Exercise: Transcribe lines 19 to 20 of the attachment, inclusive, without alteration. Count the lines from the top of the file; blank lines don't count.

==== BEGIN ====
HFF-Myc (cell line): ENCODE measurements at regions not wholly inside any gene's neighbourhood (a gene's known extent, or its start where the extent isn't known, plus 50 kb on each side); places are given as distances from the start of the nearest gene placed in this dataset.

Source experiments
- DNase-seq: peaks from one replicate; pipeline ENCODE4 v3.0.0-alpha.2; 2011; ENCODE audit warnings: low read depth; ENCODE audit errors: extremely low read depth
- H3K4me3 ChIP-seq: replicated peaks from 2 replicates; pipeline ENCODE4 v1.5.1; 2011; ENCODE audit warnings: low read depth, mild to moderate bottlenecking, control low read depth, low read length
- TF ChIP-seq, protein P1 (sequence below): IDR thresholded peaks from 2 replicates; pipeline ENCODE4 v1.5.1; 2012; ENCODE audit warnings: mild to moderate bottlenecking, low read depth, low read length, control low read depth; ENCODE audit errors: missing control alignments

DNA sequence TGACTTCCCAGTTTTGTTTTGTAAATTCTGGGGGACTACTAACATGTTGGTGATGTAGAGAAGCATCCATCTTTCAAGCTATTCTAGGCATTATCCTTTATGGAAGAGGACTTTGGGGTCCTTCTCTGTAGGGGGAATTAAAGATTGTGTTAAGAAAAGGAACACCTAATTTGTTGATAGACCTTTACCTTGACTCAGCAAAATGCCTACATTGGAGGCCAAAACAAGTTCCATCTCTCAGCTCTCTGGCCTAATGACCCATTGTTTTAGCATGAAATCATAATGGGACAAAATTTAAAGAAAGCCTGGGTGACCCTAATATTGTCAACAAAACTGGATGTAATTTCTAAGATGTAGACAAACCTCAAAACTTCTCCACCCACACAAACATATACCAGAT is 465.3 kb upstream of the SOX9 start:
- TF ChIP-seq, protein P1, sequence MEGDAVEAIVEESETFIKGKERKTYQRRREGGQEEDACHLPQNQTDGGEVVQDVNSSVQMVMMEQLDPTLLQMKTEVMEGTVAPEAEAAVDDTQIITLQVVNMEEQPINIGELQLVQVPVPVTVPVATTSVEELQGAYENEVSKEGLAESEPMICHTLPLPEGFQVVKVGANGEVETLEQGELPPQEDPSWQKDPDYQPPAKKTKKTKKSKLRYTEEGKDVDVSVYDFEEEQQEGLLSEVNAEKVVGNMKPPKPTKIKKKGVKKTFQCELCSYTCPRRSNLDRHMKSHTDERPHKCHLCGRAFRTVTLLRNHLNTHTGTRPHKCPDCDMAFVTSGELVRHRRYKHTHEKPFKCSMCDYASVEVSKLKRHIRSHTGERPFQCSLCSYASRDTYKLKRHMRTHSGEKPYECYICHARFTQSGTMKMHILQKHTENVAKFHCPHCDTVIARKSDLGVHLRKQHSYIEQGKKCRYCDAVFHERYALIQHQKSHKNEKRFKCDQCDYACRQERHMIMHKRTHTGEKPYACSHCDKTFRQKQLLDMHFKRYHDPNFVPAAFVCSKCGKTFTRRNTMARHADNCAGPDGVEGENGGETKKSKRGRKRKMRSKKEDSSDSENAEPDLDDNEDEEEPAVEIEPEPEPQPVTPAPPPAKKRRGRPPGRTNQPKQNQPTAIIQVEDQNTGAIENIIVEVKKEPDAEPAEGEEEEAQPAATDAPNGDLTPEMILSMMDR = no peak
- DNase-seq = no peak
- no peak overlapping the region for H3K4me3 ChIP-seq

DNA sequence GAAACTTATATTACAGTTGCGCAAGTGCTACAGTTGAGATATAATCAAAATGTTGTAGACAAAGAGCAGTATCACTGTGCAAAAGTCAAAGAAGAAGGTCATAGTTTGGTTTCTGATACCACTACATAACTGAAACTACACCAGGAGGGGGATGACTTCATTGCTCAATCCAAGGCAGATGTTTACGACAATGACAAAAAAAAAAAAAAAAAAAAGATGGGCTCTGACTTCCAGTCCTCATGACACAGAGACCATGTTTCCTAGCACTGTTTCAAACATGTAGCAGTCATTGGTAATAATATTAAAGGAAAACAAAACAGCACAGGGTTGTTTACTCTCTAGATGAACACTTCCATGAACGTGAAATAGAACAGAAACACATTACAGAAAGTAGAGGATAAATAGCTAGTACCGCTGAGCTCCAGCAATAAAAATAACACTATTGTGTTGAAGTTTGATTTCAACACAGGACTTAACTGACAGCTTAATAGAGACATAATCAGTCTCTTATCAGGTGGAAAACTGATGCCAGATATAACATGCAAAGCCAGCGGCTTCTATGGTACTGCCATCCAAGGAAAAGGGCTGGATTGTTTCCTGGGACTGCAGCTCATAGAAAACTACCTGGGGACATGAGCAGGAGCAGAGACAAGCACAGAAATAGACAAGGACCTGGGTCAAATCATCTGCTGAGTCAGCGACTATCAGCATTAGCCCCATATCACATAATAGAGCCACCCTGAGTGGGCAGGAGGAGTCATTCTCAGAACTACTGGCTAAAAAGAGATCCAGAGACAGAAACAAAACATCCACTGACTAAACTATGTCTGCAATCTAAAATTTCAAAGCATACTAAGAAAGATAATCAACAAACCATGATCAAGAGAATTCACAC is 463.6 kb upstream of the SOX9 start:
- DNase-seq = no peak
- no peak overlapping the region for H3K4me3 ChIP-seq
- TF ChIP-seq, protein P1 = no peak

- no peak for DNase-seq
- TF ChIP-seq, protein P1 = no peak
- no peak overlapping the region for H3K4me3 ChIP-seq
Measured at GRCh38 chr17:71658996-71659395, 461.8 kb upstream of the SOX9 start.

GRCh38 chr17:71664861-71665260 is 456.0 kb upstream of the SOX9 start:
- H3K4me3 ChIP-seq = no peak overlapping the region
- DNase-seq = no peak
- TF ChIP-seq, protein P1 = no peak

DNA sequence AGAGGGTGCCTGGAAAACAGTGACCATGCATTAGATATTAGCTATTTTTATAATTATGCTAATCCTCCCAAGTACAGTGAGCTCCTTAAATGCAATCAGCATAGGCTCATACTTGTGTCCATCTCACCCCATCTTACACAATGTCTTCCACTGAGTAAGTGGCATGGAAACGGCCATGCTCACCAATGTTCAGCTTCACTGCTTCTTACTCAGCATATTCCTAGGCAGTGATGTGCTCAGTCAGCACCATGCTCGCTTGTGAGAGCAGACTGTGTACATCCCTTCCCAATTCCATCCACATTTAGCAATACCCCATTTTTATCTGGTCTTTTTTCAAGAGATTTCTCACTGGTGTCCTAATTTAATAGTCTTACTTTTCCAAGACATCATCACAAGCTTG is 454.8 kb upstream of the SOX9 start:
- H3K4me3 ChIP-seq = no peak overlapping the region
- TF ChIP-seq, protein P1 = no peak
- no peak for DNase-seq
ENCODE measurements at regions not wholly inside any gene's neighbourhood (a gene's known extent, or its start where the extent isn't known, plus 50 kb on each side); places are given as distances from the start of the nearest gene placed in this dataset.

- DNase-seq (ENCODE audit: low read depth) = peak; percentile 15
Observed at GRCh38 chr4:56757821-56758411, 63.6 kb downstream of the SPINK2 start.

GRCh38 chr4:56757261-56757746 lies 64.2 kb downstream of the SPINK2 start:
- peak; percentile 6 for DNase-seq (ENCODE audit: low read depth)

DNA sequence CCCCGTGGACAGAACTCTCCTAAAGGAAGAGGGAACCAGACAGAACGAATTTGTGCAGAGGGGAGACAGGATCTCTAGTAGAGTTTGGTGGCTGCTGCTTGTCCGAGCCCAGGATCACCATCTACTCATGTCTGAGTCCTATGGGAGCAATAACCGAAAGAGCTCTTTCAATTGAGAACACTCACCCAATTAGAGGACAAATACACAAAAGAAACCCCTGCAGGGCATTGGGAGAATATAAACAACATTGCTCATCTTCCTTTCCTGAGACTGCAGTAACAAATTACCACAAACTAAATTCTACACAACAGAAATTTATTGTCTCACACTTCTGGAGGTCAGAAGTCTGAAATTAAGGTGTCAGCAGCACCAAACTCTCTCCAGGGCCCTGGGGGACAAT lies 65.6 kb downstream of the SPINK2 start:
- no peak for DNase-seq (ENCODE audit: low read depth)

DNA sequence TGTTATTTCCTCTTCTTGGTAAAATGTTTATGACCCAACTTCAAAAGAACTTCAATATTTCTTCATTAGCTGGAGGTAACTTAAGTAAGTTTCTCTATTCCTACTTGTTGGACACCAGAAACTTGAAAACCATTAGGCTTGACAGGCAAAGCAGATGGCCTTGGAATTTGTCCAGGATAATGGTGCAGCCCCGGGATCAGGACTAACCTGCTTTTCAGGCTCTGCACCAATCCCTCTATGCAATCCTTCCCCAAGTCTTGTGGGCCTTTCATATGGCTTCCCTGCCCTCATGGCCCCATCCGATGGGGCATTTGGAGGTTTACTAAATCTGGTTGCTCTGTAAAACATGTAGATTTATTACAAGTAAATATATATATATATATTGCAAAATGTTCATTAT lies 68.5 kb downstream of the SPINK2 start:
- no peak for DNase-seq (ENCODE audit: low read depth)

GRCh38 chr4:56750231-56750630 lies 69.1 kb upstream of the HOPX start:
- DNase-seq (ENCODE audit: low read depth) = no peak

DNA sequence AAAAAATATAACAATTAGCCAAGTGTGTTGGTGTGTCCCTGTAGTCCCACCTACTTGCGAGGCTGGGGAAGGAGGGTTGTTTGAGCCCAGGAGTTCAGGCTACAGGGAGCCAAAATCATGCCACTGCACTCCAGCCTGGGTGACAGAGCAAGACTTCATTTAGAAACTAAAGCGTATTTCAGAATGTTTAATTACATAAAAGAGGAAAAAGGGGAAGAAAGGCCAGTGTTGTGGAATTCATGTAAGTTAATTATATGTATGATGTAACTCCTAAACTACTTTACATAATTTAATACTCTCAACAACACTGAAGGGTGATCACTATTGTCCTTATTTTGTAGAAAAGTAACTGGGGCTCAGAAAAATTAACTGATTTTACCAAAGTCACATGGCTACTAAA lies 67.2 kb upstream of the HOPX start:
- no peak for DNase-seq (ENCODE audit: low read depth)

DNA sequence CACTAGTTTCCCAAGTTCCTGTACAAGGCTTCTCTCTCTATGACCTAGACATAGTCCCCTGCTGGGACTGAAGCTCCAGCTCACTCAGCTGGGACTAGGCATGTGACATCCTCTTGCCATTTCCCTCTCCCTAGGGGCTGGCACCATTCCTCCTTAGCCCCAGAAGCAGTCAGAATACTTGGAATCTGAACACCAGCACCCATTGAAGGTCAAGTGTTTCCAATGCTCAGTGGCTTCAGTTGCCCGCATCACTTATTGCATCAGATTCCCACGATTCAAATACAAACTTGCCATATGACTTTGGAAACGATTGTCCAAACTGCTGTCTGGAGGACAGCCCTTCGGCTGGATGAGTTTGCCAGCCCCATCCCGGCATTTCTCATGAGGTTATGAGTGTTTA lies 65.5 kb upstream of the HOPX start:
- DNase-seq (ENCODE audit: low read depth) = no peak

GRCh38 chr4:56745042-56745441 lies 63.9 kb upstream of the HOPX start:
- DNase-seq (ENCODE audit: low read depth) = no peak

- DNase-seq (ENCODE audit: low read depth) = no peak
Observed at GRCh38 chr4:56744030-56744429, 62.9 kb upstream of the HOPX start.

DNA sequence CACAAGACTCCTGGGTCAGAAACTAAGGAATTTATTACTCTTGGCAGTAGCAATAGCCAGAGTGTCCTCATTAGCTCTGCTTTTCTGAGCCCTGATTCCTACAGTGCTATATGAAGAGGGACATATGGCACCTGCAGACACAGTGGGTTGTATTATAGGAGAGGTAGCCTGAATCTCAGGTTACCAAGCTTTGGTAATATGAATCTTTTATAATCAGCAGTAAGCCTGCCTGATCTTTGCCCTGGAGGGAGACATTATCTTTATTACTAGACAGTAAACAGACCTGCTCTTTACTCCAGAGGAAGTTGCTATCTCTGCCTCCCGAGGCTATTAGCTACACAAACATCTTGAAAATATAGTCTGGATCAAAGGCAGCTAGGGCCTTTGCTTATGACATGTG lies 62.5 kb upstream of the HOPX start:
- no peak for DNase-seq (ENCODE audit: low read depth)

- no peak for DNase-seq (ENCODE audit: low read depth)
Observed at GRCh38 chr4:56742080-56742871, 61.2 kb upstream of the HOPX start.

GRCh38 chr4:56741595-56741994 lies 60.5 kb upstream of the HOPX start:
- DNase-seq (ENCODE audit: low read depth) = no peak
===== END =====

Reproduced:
- H3K4me3 ChIP-seq = no peak overlapping the region
- DNase-seq = no peak